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    One Washroom For 85 Hostel Girls : A Sad Story

    Girls in uniform alight from a jam-packed auto, one after another. The group comprises of shy little girls timidly adjusting their dupattas that have fallen off in hurry and also some-grown up young ladies with their scarves tightly-secured overhead. One of them pays the fare and then they walk in unison and knock at an iron gate. The gate opens and they enter their residential Gujjar and Bakarwal Girls Hostel that runs in a rented Nari-Niketan building, five kilometers away from the main town of Poonch. This regular ordeal is not the only problem they face.



    The state of Jammu and Kashmir has 24 such hostels, meant for the children of Gujjar and Bakarwal community. Of them, 18 hostels are for boys while six hostels accommodate girl students.  These hostels were started to provide a learning-atmosphere to the meritorious children of tribals, who otherwise have little access to formal school education. The merit for selection is determined through an entrance test, in which only the students from BPL families can appear. The hope for bright future draws thousands of applications but the lucky who get through have more hardships awaiting them. 




    Gujjar and Bakarwal Girls Hostel was started in the year 2012 and in absence of its own building, it changed places. Eventually, it got shifted to its present location in the year 2014 on a rental basis. The building is fenced by low walls, fallen at at-least two points. Concertina wires try to check any intruders at the wall-less points even as the walls are too low to check any trespassing. There are a total of 7 rooms occupied by 85 boarders. At the top of that, there is only one bathroom that is shared by the boarders and the staff of the hostel. The dining hall has no chairs and is too small for all boarders to have meals at the same time. The building is also devoid of any common room or study room. There is no medical facility available too. 


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    Farzana Akhter, a ferocious debater and a student of class 12th rues that until two years ago; they had to fetch drinking water from a spring nearby and also clean the hostel themselves. ‘That’s what we did back at homes too’, her concern sounds obvious. After repeated requests and nudging by the present Warden, the hostel got a water-connection and a sweeper on temporary basis. The warden, Mrs. Kaniza Bi, is on deputation basis. She has no DDO power in absence of which she cannot bring the positive changes that she dreams of. All powers including financial ones lie with the Warden Gujjar and Bakarwal Boys Hostel. The whole intention of women empowerment seems failing here. 


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    Last year, the government enhanced the intake capacity of G&B hostels. And in addition, converted all the hostels to residential schools. Even though it is intended for a good cause, it further added to the woes. There is no infrastructure for classes, no laboratories for practical classes, no staffroom for teachers. The only library in the hostel comprises of two almirahs stacked with few books that too have to be squeezed in Warden’s room for there is no possible separate space for them.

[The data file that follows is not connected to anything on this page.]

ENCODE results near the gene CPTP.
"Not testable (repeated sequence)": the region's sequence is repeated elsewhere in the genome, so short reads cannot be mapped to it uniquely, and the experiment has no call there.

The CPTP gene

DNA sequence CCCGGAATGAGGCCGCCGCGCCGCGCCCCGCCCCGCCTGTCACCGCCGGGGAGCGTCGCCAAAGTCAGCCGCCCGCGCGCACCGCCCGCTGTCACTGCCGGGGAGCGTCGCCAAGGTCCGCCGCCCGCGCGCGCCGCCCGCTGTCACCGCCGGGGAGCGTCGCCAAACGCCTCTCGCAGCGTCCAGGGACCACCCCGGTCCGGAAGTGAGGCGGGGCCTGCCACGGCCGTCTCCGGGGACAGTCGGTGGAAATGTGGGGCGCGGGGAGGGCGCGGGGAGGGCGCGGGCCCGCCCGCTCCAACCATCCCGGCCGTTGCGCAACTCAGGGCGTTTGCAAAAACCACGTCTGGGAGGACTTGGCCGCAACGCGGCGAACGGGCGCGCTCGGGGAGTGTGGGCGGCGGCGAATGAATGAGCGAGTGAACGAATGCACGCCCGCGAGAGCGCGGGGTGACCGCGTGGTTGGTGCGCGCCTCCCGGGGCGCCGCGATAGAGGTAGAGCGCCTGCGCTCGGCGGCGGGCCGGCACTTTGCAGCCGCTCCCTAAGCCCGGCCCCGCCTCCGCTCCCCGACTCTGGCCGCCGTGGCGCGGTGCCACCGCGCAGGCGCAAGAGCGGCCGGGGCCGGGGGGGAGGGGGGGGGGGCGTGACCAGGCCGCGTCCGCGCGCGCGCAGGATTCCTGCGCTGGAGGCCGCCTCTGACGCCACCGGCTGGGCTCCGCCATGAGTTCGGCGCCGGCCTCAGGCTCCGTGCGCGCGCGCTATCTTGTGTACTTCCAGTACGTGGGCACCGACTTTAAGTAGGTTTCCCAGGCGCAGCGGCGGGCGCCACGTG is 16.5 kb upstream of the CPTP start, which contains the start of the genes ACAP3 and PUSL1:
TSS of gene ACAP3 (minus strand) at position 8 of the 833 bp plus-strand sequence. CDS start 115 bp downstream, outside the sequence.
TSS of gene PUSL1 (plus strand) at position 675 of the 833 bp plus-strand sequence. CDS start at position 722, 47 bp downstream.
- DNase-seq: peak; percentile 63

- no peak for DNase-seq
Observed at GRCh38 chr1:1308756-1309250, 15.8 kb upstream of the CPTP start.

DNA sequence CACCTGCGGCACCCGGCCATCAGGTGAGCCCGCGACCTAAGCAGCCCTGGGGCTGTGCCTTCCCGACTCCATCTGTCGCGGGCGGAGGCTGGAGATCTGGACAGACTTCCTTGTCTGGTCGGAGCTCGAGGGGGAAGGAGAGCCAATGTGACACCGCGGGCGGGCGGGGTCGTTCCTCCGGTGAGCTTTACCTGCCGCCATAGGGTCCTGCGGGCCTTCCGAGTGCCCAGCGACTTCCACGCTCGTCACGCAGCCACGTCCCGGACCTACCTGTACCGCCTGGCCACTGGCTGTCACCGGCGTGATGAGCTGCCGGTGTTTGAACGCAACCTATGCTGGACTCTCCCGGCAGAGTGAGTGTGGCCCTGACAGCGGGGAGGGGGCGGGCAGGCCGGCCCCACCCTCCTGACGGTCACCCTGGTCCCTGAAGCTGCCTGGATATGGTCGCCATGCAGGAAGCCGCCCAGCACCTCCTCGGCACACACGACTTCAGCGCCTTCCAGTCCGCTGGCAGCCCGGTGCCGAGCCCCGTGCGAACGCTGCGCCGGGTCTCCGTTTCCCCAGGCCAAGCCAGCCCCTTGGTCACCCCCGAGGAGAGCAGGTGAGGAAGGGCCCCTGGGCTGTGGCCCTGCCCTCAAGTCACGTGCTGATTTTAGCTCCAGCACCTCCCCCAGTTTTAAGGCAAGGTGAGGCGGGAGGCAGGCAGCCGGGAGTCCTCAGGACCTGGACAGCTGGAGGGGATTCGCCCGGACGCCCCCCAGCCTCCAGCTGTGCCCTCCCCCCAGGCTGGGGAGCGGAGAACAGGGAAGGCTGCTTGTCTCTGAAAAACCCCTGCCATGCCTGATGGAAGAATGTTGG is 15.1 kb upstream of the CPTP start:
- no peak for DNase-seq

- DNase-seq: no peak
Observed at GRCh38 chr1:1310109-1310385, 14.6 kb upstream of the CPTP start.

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    ‘I had a difficult time inculcating reading habits among boarders for they always hesitated to come to my room for books but it was worth it’ the Warden says. Newspapers have been made available and to evaluate the knowledge-base, quizzes on current affairs are a regular practice now.  Two boarders namely Asma Choudhary from Jhulas and Zafra Khanum from Naka Manjhati topped a district-level quiz on Social Sciences, one of the first feats for the tribal boarders. Parvez Akhter from Shahpur and Aabida Shakir from Marhote, added more feather in the hostel’s cap by securing the first position in their school’s Mathematics quiz competition.

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    The hostel did not have any sports equipments until recently . But it did not lower the morales of Yasmeen Akhter from Kallar Mohra, who played nationals in football. It was once a month back that DC Poonch donated some sports material to the boarders. The boarders now also represent their culture in Republic Day and Independence Day post-parade celebrations. ‘I feel empowered when I present a Gojri folksong while doning the traditional cap amid thousands of people’ one of them says. Some of the boarders won a first prize in skit-competition organized in Kala Mahotsav Bhopal. ‘The best part was to speak our mother-tongue on stage’, one voice chips in.

    The Warden did not receive her salary for nine months but that does not deter her to create a studying atmosphere in the hostel, despite many infrastructural hurdles. She hopes that things would better once the hostel shifts to its permanent building at Banpat village, which is expected in a few days. But she is not very optimistic for the new building has windows without iron-grills. The new building is not fenced. There are no classrooms for in-house classes and no quarter for Warden. The innumerable letters to the administration have yielded nothing to ease her concerns.

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    The jam-packed autos will continue to ferry the boarders. The hostel does not have a bus to ferry them to and fro their schools. Neither from Magnar. Nor from Banpat.  Hope, however, remains of this written-piece finds ears of concerned officials. Positive steps and initiatives will play a contributory role in enhancing the caliber of tribal students.


    Report is prepared by Prof Tazeem Akhter

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